What will Labour’s devolution offer look like?
by Gill Morris on October 6, 2017, posted in devoComment categories
Labour leader Jeremy Corbyn did not reference devolution in his speech –although he did name check Mayors Andy Burnham, Steve Rotheram and Sadiq Khan – but he did make this statement: “we are going to develop the economic plans in our manifesto to ensure that sustainable growth and good jobs reach ALL parts of the country.” He went onto say that Labour will “establish regional development banks, to invest in an industrial strategy for every region.”
What is notable about this statement is that – not unlike the Osborne ‘devolution solution’ – the key question he is saying Labour will address is an economic one. In other words, the plans are focussed on rebalancing the economy not redressing the democratic deficit which has seen the lifeblood of local government drained, with discretion reduced as funding has been choked off.
However, Jim McMahon in an article released during Conservative Conference – and highly critical of devolution if done as a smokescreen for cuts – links economic and democratic recovery: “Only a Labour government will introduce a radical devolution agenda which sees power handed back to communities, giving councils, residents and business the opportunity to shape the way their services provided.”
He went onto state that “Labour is the party of devolution, and Labour councils have welcomed the breaking down of barriers to ensure power flows from Westminster into regions across Britain.” Interestingly he added that Labour’s approach “will be backed up by regional investment banks, including a Bank of the North, which will complement rather than complicate, existing local government structures.”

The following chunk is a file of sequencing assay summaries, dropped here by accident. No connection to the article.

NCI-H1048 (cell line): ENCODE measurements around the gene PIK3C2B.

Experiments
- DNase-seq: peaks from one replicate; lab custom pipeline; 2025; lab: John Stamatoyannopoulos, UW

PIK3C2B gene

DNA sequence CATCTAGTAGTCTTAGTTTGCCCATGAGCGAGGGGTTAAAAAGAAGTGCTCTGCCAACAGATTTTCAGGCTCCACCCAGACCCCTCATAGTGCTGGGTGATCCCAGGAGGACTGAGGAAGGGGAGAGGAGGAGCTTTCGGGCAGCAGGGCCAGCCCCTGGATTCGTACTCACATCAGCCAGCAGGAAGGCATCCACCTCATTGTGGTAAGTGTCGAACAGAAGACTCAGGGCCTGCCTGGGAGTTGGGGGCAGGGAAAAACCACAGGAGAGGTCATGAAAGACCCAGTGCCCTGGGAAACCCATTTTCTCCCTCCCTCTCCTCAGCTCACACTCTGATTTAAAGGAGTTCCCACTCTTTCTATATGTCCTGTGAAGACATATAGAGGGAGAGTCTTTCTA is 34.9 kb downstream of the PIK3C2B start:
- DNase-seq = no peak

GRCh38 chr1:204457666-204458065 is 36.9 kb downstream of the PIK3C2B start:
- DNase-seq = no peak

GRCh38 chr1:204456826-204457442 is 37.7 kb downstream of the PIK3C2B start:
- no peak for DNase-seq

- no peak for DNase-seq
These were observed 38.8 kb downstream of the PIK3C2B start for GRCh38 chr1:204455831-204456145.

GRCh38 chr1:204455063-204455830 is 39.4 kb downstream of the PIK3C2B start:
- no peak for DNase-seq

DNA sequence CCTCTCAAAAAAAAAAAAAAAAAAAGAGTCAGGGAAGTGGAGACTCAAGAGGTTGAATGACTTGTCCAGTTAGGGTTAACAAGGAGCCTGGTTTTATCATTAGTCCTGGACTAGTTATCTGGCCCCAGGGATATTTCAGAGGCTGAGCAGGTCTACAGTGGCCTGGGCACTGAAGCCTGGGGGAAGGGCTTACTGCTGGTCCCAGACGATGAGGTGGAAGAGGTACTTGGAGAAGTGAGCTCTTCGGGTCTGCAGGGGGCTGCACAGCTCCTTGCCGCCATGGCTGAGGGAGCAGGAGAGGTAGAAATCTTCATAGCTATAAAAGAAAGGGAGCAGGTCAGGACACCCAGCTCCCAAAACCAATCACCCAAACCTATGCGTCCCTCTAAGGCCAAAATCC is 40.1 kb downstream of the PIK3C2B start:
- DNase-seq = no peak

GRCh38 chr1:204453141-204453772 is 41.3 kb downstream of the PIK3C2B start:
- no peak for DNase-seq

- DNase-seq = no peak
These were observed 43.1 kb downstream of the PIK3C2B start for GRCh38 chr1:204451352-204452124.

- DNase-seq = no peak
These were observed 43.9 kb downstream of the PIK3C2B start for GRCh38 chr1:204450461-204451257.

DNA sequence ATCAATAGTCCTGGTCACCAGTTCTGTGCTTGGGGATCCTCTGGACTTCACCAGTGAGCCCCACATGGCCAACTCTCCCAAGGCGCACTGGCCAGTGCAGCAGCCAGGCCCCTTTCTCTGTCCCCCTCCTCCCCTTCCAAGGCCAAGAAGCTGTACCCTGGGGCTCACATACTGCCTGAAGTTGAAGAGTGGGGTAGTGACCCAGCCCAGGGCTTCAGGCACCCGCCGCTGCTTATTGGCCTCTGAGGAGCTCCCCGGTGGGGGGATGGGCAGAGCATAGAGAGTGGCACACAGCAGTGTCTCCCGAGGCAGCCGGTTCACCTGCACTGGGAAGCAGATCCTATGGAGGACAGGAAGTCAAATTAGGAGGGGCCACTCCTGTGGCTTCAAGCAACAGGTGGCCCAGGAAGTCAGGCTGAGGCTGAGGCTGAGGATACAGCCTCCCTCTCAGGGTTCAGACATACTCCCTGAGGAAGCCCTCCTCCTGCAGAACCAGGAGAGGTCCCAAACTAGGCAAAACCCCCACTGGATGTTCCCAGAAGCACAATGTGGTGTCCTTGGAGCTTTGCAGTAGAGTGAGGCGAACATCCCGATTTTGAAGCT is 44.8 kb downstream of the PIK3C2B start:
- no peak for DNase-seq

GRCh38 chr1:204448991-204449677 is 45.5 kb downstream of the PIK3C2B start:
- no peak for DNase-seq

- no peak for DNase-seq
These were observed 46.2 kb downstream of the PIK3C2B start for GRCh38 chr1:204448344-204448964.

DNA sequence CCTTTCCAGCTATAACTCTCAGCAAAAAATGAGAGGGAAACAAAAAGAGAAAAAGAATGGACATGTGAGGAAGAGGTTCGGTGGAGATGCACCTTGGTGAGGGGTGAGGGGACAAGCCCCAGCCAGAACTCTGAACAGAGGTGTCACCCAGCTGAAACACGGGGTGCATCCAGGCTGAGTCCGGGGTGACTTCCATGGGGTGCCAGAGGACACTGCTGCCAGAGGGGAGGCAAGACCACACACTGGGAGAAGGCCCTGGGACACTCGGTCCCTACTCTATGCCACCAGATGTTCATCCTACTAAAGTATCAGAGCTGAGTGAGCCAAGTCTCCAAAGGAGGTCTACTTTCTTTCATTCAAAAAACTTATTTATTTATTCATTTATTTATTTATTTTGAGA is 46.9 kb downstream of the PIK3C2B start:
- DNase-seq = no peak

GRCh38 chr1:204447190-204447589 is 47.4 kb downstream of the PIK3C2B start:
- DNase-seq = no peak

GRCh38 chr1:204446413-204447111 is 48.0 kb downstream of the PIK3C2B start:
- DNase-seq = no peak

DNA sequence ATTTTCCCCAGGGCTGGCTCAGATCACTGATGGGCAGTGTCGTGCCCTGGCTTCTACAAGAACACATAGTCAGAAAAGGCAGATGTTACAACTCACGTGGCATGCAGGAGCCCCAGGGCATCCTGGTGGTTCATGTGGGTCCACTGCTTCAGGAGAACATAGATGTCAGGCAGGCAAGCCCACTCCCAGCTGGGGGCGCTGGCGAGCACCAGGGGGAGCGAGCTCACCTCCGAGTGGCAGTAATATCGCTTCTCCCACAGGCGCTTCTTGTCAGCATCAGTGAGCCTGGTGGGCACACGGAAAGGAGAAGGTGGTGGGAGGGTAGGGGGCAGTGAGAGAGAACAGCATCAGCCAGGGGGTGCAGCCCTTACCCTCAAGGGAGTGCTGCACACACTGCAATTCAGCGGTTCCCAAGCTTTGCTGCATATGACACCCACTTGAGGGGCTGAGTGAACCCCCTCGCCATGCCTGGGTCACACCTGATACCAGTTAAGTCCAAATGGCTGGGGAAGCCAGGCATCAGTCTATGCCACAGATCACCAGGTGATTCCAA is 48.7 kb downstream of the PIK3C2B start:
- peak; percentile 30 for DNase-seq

This is an exciting suite of proposals and more detail will hopefully emerge. It certainly suggests that Labour will now develop devolution policy and not leave it pending in the same in-tray with wider constitutional reform. It is probably fair to say that Labour nationally has not been the party of devolution since the period 1997 to 2004 (Devo 1.0) when it legislated for devolution to Scotland, Wales and London but its plans for Regional Assemblies were rejected by the people of the north east.
Although it was Labour locally – most notably Manchester – who pushed for years for more powers at the city region level, the Conservatives were able to steal their clothes and championed the introduction of Metro Mayors (Devo 2.0). What is interesting right now is that with Labour starting to seriously think about its approach to devolution, Transport for the North set to become a pan northern statutory body and Yorkshire going back to a regional approach, the debate about Devo 3.0 is about to begin.